The story begins with a class of young children being told that their teacher, Miss Evans, is ill. The class, who obviously love and miss their young and positive teacher, exchange drawings, cards and letters with her. She visits them at school (one illustration shows her in a wheelchair wearing a headscarf covering her bald head). As Miss Evans’ illness progresses, her visits dwindle, but the written correspondence continues. One sad day, Mr Banks tells the class that Miss Evans has died, and he sensitively comforts them by encouraging them to talk about how they are feeling and their memories of her. The happy times they spent with Miss Evans, and the many things she taught them to do are written down and attached to a beautiful tree made of copper wire. Miss Evan’s positivity, talents and love live on in the hearts of her young class.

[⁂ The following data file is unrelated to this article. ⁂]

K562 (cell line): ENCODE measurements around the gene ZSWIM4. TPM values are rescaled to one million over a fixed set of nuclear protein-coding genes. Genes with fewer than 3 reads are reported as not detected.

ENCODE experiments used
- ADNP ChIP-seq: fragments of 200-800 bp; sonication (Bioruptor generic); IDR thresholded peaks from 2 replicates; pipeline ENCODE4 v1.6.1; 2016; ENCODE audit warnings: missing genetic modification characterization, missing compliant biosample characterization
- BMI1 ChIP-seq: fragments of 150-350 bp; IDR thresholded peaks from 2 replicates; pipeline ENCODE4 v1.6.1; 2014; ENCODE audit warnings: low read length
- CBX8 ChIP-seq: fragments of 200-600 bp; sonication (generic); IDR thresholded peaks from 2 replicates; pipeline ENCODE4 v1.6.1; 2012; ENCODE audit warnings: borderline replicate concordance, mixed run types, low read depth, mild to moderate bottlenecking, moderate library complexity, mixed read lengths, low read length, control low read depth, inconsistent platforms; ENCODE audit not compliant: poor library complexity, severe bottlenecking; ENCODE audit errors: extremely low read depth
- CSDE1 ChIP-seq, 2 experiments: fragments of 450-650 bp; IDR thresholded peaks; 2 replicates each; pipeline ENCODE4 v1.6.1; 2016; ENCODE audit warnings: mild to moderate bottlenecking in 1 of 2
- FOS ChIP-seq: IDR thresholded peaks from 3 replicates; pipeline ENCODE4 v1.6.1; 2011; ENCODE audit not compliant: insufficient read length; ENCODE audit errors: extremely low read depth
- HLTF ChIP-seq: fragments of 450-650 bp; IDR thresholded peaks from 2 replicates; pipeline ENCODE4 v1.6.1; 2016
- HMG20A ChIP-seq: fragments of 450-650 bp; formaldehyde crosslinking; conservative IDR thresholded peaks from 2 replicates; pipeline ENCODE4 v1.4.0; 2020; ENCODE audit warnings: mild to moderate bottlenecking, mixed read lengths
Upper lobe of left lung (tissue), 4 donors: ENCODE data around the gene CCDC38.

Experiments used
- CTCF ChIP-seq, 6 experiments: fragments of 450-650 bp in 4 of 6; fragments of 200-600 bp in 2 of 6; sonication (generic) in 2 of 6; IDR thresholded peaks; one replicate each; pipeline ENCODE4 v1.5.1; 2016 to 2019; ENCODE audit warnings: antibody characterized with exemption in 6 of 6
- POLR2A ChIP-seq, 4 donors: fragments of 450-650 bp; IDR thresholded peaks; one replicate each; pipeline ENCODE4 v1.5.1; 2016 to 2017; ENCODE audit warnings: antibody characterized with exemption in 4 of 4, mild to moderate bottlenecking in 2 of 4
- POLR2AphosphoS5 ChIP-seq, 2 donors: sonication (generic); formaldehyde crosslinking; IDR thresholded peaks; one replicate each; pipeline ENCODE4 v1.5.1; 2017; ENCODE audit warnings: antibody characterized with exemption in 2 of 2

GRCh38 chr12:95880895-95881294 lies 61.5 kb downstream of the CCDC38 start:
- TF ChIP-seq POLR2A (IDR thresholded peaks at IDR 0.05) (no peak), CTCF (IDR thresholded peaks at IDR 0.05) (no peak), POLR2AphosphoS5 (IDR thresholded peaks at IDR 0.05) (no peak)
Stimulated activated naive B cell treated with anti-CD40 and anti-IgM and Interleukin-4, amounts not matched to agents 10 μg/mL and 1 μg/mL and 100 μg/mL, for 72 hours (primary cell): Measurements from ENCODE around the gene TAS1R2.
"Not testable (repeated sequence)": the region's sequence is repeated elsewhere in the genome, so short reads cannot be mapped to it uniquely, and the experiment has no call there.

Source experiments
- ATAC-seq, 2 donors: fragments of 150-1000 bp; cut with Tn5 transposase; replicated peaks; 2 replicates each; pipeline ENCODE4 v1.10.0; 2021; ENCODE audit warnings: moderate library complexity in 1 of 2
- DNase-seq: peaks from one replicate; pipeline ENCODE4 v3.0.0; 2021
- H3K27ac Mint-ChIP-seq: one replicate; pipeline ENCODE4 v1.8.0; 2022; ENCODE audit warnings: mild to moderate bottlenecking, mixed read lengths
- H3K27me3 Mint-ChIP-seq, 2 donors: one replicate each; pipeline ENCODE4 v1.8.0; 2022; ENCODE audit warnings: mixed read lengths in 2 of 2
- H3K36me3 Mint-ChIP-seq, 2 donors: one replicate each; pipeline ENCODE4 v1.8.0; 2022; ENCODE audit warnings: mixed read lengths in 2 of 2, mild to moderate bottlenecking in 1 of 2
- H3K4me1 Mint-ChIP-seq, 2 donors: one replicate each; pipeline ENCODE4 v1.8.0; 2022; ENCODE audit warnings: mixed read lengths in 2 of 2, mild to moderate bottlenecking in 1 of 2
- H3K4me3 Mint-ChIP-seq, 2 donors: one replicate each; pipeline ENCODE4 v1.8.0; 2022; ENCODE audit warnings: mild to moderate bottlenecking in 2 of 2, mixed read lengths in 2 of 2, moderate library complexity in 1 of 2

This book is an excellent choice if you want to convey the message that it's quite natural to be sad when someone dies. The characters are solid and real, and the story is touching without being overly sentimental (focussing on realistic events, rather than abstract concepts such as characters 'going to heaven' or 'floating in the sky'). It has been written with great attention to detail and the author consulted child bereavement experts to ensure that the subject of grief and loss was met sensitively and constructively.